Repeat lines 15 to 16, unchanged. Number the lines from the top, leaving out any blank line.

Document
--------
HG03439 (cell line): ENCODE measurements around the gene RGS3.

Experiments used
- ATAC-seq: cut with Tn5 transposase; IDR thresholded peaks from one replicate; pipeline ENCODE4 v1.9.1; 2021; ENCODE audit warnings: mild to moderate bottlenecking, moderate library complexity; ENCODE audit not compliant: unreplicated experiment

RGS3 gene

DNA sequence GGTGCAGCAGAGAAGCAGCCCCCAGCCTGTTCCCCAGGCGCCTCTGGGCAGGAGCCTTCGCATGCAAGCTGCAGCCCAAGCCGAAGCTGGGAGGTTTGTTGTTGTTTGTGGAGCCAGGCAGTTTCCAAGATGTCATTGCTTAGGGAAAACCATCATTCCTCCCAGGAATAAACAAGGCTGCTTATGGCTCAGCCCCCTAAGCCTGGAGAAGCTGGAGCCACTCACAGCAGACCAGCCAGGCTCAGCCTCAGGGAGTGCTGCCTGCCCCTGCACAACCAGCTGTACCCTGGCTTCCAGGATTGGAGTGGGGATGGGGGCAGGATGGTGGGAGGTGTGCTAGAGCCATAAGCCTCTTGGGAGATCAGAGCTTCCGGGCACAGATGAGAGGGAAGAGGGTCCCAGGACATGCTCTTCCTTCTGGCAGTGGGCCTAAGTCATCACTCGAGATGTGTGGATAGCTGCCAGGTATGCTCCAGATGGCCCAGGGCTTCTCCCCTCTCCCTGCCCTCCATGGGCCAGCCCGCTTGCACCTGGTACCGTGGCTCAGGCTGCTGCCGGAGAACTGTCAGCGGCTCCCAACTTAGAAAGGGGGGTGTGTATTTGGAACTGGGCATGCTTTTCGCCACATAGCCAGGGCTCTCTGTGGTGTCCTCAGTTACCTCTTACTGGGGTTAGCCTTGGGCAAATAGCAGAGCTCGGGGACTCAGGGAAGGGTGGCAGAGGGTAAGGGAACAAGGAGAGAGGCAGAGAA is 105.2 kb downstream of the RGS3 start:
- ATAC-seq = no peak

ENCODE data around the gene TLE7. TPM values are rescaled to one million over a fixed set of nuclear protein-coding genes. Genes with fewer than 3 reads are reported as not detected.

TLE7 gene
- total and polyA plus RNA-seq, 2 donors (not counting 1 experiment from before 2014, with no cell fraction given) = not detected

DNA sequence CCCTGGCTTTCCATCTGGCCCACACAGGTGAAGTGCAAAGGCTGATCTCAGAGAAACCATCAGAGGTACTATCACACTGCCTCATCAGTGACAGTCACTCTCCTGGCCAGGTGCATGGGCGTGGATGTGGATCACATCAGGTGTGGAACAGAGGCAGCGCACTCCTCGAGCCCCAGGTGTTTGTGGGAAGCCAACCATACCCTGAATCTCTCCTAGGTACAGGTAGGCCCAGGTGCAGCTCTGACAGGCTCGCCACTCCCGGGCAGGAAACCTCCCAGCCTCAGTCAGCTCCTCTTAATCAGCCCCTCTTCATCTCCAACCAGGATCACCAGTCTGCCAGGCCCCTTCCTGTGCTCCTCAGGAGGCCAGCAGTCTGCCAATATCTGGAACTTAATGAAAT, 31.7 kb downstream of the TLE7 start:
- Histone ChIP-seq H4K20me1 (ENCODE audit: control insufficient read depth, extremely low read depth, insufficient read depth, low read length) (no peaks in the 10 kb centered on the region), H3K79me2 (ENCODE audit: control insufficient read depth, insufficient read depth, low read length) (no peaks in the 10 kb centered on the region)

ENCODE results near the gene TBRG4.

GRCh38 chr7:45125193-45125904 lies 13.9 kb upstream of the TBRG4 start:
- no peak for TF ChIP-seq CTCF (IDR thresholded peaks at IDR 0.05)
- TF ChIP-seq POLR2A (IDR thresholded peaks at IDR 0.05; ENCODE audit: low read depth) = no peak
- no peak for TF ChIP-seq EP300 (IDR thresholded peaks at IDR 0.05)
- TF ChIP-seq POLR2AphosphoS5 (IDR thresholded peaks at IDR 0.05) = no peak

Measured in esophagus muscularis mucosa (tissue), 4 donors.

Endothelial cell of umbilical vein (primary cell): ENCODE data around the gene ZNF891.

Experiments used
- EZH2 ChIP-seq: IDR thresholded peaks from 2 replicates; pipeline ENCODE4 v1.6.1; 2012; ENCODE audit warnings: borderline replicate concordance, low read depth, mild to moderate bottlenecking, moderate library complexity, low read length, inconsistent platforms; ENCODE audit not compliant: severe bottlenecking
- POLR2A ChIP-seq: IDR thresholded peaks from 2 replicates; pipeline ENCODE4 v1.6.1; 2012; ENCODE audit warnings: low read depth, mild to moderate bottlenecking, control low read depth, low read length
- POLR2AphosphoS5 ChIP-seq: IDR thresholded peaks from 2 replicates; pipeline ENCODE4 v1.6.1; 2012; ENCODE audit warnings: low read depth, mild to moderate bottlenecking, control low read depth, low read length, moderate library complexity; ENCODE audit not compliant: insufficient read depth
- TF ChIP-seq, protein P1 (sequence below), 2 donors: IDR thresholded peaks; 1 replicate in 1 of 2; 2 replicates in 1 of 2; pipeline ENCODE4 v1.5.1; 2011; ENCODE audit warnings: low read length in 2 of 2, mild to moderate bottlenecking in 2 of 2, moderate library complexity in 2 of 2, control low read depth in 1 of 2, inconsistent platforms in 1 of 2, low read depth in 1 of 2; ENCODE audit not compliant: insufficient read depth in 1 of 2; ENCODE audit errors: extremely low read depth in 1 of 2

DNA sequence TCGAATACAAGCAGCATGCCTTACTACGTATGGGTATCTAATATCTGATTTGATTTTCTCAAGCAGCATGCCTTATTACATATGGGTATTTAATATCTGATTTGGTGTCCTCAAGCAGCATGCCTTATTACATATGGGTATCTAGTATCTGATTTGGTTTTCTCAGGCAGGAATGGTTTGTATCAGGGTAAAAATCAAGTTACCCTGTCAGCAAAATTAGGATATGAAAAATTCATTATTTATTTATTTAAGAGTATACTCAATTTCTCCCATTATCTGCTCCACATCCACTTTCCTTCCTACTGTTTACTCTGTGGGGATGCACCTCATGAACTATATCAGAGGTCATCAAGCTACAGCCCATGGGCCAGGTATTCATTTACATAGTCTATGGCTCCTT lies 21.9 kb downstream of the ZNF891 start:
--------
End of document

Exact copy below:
- TF ChIP-seq POLR2A (IDR thresholded peaks at IDR 0.05; ENCODE audit: low read depth) = no peak
- no peak for TF ChIP-seq EP300 (IDR thresholded peaks at IDR 0.05)